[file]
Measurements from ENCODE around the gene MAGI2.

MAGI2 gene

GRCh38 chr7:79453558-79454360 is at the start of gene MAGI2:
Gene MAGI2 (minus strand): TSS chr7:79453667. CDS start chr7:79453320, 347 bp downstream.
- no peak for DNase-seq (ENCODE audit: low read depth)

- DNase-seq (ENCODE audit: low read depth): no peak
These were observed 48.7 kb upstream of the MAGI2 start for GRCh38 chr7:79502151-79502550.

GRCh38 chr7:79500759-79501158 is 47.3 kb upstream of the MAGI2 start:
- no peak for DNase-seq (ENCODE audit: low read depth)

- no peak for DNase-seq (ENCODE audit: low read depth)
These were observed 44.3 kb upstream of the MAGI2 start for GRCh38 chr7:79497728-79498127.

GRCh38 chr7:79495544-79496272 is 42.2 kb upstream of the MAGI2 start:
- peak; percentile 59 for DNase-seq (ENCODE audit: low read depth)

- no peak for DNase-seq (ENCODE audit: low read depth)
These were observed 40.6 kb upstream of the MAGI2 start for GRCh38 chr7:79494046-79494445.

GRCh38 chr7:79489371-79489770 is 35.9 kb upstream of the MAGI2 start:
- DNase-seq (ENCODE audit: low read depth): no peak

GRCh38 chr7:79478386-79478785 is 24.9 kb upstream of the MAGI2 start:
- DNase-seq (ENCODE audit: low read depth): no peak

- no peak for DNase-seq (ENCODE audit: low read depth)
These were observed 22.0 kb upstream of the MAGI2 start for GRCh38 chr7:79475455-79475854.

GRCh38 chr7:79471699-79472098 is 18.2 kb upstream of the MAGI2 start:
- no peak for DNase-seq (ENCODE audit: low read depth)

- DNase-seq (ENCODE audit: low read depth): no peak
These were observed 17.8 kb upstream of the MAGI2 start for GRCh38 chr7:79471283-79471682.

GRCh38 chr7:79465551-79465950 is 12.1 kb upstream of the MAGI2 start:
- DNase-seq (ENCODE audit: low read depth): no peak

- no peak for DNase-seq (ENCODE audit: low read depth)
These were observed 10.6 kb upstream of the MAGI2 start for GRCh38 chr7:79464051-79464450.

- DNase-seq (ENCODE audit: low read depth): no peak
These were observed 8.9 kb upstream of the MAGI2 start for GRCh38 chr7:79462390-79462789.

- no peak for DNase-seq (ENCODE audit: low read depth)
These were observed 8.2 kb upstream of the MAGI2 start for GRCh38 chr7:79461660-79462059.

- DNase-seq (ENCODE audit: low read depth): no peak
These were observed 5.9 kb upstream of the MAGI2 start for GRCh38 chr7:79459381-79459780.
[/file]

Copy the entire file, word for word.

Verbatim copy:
Measurements from ENCODE around the gene MAGI2.

MAGI2 gene

GRCh38 chr7:79453558-79454360 is at the start of gene MAGI2:
Gene MAGI2 (minus strand): TSS chr7:79453667. CDS start chr7:79453320, 347 bp downstream.
- no peak for DNase-seq (ENCODE audit: low read depth)

- DNase-seq (ENCODE audit: low read depth): no peak
These were observed 48.7 kb upstream of the MAGI2 start for GRCh38 chr7:79502151-79502550.

GRCh38 chr7:79500759-79501158 is 47.3 kb upstream of the MAGI2 start:
- no peak for DNase-seq (ENCODE audit: low read depth)

- no peak for DNase-seq (ENCODE audit: low read depth)
These were observed 44.3 kb upstream of the MAGI2 start for GRCh38 chr7:79497728-79498127.

GRCh38 chr7:79495544-79496272 is 42.2 kb upstream of the MAGI2 start:
- peak; percentile 59 for DNase-seq (ENCODE audit: low read depth)

- no peak for DNase-seq (ENCODE audit: low read depth)
These were observed 40.6 kb upstream of the MAGI2 start for GRCh38 chr7:79494046-79494445.

GRCh38 chr7:79489371-79489770 is 35.9 kb upstream of the MAGI2 start:
- DNase-seq (ENCODE audit: low read depth): no peak

GRCh38 chr7:79478386-79478785 is 24.9 kb upstream of the MAGI2 start:
- DNase-seq (ENCODE audit: low read depth): no peak

- no peak for DNase-seq (ENCODE audit: low read depth)
These were observed 22.0 kb upstream of the MAGI2 start for GRCh38 chr7:79475455-79475854.

GRCh38 chr7:79471699-79472098 is 18.2 kb upstream of the MAGI2 start:
- no peak for DNase-seq (ENCODE audit: low read depth)

- DNase-seq (ENCODE audit: low read depth): no peak
These were observed 17.8 kb upstream of the MAGI2 start for GRCh38 chr7:79471283-79471682.

GRCh38 chr7:79465551-79465950 is 12.1 kb upstream of the MAGI2 start:
- DNase-seq (ENCODE audit: low read depth): no peak

- no peak for DNase-seq (ENCODE audit: low read depth)
These were observed 10.6 kb upstream of the MAGI2 start for GRCh38 chr7:79464051-79464450.

- DNase-seq (ENCODE audit: low read depth): no peak
These were observed 8.9 kb upstream of the MAGI2 start for GRCh38 chr7:79462390-79462789.

- no peak for DNase-seq (ENCODE audit: low read depth)
These were observed 8.2 kb upstream of the MAGI2 start for GRCh38 chr7:79461660-79462059.

- DNase-seq (ENCODE audit: low read depth): no peak
These were observed 5.9 kb upstream of the MAGI2 start for GRCh38 chr7:79459381-79459780.